Enophthalmos


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Related to Enophthalmos: Pancoast tumor, Horner syndrome, Anophthalmos

enophthalmos

[‚e‚näf′thal·məs]
(medicine)
Recession of the eyeball into the orbital cavity.

Enophthalmos

 

a positioning of the eyeball in the orbit more to the rear than is normal. The most frequent cause is a severe trauma accompanied by fracture of the orbit walls and subsequent atrophy of the soft tissues. Enophthalmos is sometimes observed accompanying microphthalmia—a congenital condition in which the eyeball is abnormally small.

References in periodicals archive ?
After repair of an orbital floor fracture, delayed enophthalmos can occur secondary to an increase in orbital volume or a reduction of soft-tissue orbital contents.
Our patient's enophthalmos was likely the result of two causes: the slightly inferior placement of the reconstruction mesh and the loss of soft tissue, and thus our simple approach was suitable for correcting it.
4) Moreover, it is generally accepted that approximately 2 mm of enophthalmos must be present before it becomes noticeable.
Diplopia and enophthalmos after surgical repair of blowout fracture.
8-10) In order for enophthalmos to occur, retraction of the orbital floor is necessary; the retraction leads to an increase in orbital volume.
Physical examination revealed left enophthalmos, deepening of the superior orbital sulcus, loss of the lower-eyelid fat, and malar depression (figure 1).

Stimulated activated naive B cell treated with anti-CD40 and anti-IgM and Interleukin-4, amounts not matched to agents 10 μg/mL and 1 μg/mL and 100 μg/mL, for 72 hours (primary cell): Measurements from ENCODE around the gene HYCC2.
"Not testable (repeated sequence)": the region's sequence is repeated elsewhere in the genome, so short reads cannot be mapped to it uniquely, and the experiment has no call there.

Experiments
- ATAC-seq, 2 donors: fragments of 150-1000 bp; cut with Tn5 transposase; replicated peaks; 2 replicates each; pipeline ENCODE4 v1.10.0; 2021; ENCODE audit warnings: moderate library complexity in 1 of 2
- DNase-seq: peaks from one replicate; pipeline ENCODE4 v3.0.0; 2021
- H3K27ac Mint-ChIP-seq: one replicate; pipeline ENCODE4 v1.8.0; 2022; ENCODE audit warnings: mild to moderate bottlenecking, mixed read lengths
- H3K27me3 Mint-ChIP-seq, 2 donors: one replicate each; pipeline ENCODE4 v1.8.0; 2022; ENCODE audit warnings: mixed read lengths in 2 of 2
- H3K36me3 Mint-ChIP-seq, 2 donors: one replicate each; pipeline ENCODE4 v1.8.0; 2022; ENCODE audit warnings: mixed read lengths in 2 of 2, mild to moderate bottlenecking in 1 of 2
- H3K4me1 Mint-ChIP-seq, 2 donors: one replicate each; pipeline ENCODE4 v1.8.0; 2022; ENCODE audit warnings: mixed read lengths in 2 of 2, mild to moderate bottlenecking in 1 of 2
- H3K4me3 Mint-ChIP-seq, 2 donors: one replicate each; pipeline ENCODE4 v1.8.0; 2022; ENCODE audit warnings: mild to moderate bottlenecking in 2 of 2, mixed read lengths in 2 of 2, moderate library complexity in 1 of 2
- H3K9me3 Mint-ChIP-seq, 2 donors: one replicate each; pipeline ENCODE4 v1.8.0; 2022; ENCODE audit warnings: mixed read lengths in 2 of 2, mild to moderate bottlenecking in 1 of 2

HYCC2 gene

Differential diagnoses that should be considered in patients with asymptomatic enophthalmos are Parry-Romberg syndrome (facial hemiatrophy), linear scleroderma, metastasis, osteomyelitis, atrophy of the orbital contents, orbital varix, chronic sinusitis, cysts, and pseudoenophthalmos, among others.
A two-stage approach has been used that entails giving the enophthalmos an opportunity to spontaneously resolve.
Ophthalmologic examination revealed a prominent left superior palpebral sulcus, 2 mm of inferior globe displacement (hypoglobus), and 3 mm of enophthalmos as compared with his contralateral eye.
Although he experienced a prompt resolution of the enophthalmos, the postoperative course was complicated by the development of symptomatic left frontal sinusitis, which was unresponsive to medical therapy.
Enophthalmos resulting from maxillary sinus pathology was first reported by Montgomery in 1964.
A trend that we noted upon reviewing the literature was that patient recognition of progressive enophthalmos over a period of 3 months or less corresponded with an attenuation or absence of the involved bony sinus walls, whereas a more insidious development of this change corresponded with bony remodeling.